70-240 in 15 minutes a week: Windows 2000 Server Networking Services Page 2
Frame Type: This element designates the format in which packets should be sent. The reason this must be configured is that different versions of NetWare can use different packets types which are incapable of communicating with one another. By default, Windows 2000 is configured to automatically detect the frame type used on the network. However, it does this by configuring itself to use the first frame type it comes across. If you have a NetWare network that uses multiple frame types, Windows 2000 would not be capable of communicating with both unless it were manually configured to use both frame types (since it would auto-configure itself to use only the first type that it would come across by default). As an example, NetWare 3.11 used ethernet 802.3 as the standard frame type, while versions 3.12 and later used 802.2 as the default. Frame types can be configured manually by choosing the 'Manual frame type detection' option in the NWLink Properties, as shown below.
Network number: The NWLink network number (also sometimes called the external network number) is very similar to the network portion of an IP address, in that is represents a network or a subnet. This number is actually a 32-bit number, but is represented as an 8-digit hexidecimal value. The network number must be the same in order for computers on the same network segment using the same frame type to communicate. The network number is also configured as part of the properties of a frame type, as shown below:
Internal network number: The internal network number is used for internal routing purposes, to designate the most efficient route to a program or service (for example, one that uses the Service Advertising Protocol, SAP) running on an IPX-based server. By default this number is all 0s (it is also a hexidecimal number), and can remain as such, unless the system is running a SAP-based application, File and Print Services for NetWare, or as an RRAS-based IPX router. The Internal network number is configured in the properties of NWLink, as shown below.
Gateway (and Client) Services for NetWare
Often referred to by its acronym CSNW, Client Services for NetWare is a client redirector, which allows a Windows 2000-based system to connect and authenticate to a NetWare-based server and access the file system. CSNW should be installed when clients need to regularly access NetWare file or print servers. Often, CSNW is not installed in favor of the native Novell client for NetWare, which ships with the Netware product. Installing CSNW is accomplished by choosing to install a Client in the properties of a connection object, as shown below:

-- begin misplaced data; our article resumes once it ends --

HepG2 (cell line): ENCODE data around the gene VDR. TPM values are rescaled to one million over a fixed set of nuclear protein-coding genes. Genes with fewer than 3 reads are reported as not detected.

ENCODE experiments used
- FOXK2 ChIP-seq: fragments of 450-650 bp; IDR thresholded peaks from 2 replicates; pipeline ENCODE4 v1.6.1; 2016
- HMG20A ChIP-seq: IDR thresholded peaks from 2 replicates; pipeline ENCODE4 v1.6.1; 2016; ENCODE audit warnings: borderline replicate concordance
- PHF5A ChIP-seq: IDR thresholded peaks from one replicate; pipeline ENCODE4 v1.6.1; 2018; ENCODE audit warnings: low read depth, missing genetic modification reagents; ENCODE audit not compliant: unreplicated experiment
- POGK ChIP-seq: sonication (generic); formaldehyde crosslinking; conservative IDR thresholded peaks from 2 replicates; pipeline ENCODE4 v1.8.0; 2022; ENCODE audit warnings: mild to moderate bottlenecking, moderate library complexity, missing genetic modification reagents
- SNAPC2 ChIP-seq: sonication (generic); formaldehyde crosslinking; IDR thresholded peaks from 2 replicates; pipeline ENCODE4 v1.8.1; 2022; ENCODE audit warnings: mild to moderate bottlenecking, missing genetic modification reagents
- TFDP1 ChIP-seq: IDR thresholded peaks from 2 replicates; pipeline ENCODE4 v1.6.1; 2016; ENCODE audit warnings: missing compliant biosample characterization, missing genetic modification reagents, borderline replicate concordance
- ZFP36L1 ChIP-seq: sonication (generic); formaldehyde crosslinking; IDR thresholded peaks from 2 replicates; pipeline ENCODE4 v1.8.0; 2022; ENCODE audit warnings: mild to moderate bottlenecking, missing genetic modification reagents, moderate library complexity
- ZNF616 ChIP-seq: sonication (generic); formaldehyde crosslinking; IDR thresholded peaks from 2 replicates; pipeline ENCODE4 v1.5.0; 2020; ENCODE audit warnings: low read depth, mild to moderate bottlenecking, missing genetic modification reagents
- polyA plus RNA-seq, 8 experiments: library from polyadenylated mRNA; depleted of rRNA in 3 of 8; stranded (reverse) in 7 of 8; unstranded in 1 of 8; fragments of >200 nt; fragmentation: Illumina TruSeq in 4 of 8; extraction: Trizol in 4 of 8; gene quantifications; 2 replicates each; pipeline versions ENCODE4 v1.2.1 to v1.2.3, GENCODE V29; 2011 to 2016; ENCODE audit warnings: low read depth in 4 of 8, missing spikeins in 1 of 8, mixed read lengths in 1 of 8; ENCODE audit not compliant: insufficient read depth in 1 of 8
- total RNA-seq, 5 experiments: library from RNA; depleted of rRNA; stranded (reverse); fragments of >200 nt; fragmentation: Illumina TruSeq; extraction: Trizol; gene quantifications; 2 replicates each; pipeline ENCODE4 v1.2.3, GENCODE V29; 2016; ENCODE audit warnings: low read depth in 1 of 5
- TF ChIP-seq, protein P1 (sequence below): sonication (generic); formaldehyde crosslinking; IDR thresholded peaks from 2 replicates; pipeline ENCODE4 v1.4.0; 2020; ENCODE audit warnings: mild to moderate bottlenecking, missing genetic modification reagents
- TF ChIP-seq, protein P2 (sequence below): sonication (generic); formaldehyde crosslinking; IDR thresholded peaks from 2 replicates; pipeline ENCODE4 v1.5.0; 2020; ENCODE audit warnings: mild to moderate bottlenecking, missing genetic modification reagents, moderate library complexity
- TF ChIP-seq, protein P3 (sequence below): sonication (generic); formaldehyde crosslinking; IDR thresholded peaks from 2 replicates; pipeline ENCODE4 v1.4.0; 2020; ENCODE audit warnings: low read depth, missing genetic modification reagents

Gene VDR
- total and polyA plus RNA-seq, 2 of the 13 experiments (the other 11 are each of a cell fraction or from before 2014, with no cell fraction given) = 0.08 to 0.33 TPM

It is worth noting that the installation of CSNW on a Windows 2000 Server is actually done as part of the installation of Gateway Services for NetWare, or GSNW. GSNW will also automatically install NWLink if it hasnt already been installed on the system. On a Windows 2000 Professional system, an option exists for installing CSNW alone.
Once installed, configuration of the client and gateway elements is actually handled via the GSNW applet in Control Panel. The configuration includes the selection of either a preferred server (in a bindery-based NetWare environment) or of a default tree and context (in an NDS-based environment).
Gateway Services for NetWare is meant to be used in environments in which clients require less frequent access to NetWare-based servers. GSNW makes a Windows 2000 Server act as a gateway (or access point) to resources located on a NetWare server. Using GSNW allows you to eliminate the need for each client system to have CSNW or NWLink installed. Instead, clients access a shared folder on the Windows 2000 system running GSNW, which in turn allows them access to files and folders on the associated NetWare server. In order to configure Windows 2000 as a gateway, a gateway account must be configured using GSNW in Control Panel, as shown below:
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